Thursday, November 3, 2016

German Camo Nets in Africa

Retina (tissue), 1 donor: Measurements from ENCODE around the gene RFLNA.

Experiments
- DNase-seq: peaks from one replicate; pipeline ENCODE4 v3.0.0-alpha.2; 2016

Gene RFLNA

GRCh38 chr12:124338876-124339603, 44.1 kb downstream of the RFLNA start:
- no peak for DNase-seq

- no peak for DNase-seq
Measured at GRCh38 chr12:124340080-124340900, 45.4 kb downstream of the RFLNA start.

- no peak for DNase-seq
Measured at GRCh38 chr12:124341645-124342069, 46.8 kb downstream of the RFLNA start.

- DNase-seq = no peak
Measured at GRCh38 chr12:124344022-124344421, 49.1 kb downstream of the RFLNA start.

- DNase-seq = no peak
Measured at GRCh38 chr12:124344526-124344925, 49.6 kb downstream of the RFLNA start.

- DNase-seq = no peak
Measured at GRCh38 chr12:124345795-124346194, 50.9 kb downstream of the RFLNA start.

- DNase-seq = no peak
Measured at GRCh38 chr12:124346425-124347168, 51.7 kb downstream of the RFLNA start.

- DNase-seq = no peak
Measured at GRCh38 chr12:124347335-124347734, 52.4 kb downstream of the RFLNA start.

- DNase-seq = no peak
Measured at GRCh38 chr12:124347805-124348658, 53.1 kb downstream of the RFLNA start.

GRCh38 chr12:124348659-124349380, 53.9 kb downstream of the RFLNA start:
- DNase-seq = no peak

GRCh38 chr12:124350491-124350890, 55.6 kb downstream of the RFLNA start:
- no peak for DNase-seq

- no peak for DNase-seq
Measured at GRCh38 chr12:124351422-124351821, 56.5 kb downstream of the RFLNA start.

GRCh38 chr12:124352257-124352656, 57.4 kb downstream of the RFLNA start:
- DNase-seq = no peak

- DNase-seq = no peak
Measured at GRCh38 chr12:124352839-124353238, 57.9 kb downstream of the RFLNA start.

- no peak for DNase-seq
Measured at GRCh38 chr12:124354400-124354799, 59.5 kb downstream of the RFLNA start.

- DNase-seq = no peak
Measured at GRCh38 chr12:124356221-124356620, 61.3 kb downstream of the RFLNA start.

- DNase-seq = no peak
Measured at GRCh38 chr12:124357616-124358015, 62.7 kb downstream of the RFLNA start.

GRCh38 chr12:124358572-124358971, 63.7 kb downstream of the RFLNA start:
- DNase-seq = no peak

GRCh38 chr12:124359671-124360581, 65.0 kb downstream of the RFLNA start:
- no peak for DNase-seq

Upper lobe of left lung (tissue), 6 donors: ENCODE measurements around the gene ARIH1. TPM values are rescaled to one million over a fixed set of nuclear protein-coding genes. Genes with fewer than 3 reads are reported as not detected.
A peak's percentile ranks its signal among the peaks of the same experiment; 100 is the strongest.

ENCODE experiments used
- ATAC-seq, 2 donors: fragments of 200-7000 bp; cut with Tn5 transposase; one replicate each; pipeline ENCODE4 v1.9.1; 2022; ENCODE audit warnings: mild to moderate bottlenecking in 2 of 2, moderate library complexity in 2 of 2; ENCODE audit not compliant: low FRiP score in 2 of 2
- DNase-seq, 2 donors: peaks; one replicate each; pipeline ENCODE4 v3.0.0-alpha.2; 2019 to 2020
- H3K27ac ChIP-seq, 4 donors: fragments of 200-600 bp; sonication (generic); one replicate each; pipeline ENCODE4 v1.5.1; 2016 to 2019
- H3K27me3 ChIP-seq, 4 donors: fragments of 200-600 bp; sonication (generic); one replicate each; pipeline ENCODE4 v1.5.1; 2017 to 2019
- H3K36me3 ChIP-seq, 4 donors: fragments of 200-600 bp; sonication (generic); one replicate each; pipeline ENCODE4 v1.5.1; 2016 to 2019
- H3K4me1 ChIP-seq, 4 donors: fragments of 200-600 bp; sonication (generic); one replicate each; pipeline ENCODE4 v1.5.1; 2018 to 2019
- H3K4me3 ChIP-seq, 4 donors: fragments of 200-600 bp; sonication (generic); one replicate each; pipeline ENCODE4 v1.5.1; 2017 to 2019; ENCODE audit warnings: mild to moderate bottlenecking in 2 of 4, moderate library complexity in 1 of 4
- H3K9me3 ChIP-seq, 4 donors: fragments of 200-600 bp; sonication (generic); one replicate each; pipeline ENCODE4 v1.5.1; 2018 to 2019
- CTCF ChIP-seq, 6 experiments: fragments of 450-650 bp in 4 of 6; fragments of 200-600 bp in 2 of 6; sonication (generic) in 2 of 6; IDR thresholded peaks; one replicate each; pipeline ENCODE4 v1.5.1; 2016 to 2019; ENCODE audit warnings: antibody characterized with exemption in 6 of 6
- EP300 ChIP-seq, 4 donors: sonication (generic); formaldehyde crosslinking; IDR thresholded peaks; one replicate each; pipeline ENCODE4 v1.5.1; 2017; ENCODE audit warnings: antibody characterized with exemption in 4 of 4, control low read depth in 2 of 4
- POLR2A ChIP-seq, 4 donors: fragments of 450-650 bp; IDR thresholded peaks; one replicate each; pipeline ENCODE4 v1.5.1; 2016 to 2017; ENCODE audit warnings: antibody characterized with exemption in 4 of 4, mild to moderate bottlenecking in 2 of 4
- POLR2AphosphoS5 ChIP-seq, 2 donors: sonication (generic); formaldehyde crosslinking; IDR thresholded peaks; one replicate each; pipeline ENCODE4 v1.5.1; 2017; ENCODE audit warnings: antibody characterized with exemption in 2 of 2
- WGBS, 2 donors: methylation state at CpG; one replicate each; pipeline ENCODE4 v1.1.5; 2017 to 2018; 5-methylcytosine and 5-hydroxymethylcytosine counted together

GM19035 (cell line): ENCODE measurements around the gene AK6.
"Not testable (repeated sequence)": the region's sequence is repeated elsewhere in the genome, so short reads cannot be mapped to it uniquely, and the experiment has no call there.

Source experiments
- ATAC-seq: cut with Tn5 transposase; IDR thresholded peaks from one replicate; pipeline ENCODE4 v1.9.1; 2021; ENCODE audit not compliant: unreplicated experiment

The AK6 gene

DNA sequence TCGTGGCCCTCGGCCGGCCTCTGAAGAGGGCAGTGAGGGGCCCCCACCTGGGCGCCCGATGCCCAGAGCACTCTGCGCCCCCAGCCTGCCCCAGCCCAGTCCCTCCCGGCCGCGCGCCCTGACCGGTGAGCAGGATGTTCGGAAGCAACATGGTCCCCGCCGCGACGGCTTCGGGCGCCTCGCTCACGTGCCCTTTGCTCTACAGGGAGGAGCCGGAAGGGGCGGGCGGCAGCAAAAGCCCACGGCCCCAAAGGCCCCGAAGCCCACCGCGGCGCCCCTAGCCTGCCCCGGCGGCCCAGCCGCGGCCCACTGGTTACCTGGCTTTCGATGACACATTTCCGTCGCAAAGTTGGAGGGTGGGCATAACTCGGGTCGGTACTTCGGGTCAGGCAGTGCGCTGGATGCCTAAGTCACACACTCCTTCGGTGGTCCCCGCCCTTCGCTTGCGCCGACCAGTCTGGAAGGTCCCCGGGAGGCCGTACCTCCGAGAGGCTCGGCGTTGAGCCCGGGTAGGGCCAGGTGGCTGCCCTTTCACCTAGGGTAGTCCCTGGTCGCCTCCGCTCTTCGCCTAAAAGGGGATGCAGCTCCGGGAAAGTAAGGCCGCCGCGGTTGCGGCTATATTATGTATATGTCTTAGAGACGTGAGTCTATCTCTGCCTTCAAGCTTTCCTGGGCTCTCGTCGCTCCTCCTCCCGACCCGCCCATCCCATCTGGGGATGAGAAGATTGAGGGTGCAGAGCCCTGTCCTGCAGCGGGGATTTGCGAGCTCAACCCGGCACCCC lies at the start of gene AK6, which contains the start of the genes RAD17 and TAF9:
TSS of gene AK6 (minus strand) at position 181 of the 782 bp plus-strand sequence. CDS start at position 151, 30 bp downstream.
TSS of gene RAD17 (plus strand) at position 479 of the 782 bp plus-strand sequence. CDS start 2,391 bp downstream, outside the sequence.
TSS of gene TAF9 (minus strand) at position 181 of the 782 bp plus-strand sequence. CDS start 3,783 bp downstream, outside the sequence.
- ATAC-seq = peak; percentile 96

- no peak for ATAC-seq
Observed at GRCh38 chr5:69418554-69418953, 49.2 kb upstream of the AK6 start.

German Afrikakorps soldiers under camouflage net in African Campaign, Northern Africa, 1942. Like other militaries, the Wehrmacht understood that concealing war machines or HQ in either defensive or offensive manoeuvres would increase the likelihood to survived in the encounter. In addition to camouflage painted on to the machines itself, they would also use foliage (branches from bushes and trees, grass or hay from fields, river-side reeds, even stacks of wood) to cover the machines, usually from the front to make it even harder to spot and differintiate from its surroundings. They would also, on occassion, use camouflage tarps and canvases, as well as camouflage netting to further conceal the machines from being spotted. As the war became more defensive for the Germans, the frequency of war machines being camouflaged in this way, waiting in ambush for the enemy, also increasingly common. Retreating units would often cut out foliage and leave it along the roads to help other retreating units conceal their vehicles as they fell back and to make setting up the next ambush that much faster. There were also ocassions where crews would apply a thin layer of mud or snow to the vehicle to help camouflage it with its surroundings. The picture was taken by Reinhard Schultz

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